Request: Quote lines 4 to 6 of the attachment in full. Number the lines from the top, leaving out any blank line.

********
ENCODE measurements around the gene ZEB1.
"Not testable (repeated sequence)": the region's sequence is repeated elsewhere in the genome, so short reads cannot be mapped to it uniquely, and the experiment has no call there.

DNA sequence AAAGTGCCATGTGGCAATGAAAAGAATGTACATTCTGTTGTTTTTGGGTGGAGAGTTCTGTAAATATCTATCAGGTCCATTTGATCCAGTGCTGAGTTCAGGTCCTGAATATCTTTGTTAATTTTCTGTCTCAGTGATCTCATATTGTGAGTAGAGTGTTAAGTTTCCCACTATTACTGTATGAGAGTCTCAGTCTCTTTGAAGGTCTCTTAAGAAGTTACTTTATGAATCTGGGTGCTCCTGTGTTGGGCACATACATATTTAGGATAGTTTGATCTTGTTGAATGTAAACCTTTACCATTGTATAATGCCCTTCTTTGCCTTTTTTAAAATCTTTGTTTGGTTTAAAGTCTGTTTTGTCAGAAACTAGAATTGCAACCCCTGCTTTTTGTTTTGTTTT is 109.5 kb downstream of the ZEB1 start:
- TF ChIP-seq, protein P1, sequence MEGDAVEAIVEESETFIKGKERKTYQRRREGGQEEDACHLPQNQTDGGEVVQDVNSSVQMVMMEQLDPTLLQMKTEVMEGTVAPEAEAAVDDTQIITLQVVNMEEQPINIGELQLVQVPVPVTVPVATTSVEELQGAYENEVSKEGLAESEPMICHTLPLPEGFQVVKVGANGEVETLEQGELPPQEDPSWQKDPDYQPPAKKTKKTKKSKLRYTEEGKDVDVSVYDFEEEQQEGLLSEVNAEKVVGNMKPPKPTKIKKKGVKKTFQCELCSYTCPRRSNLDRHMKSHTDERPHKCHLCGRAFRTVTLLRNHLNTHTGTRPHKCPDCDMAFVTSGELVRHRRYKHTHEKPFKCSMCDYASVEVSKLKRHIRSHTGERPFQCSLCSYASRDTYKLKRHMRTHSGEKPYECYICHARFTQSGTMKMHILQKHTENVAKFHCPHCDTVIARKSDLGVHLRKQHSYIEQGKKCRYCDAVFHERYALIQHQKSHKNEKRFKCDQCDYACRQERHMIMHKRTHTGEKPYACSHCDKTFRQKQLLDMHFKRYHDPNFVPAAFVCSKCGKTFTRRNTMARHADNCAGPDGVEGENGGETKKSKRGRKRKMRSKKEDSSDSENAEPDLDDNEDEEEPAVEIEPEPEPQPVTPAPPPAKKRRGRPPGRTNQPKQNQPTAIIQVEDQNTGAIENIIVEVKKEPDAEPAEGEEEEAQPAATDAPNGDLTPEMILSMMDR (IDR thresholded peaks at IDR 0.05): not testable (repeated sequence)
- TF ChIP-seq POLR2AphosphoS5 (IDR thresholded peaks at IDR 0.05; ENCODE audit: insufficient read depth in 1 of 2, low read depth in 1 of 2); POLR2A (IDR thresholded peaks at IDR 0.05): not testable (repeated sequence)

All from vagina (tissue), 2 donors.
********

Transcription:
- TF ChIP-seq, protein P1, sequence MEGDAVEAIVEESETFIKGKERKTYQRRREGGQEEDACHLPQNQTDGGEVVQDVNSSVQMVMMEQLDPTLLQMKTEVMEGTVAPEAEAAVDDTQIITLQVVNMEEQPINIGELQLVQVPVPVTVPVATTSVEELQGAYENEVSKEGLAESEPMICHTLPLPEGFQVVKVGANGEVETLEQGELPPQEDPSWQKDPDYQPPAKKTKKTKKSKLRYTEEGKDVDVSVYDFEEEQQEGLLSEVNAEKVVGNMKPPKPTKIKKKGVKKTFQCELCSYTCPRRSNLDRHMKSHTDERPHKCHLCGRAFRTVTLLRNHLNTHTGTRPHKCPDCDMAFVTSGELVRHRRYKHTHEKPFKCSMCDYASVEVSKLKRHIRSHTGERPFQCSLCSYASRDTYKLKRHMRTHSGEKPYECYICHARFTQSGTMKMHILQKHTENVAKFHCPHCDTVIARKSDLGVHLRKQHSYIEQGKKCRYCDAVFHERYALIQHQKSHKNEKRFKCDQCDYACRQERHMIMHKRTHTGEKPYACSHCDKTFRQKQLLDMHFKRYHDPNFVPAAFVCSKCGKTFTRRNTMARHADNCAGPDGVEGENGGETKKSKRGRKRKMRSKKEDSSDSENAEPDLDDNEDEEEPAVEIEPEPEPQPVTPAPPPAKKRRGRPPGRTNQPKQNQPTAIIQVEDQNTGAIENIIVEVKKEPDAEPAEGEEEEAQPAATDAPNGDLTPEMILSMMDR (IDR thresholded peaks at IDR 0.05): not testable (repeated sequence)
- TF ChIP-seq POLR2AphosphoS5 (IDR thresholded peaks at IDR 0.05; ENCODE audit: insufficient read depth in 1 of 2, low read depth in 1 of 2); POLR2A (IDR thresholded peaks at IDR 0.05): not testable (repeated sequence)

All from vagina (tissue), 2 donors.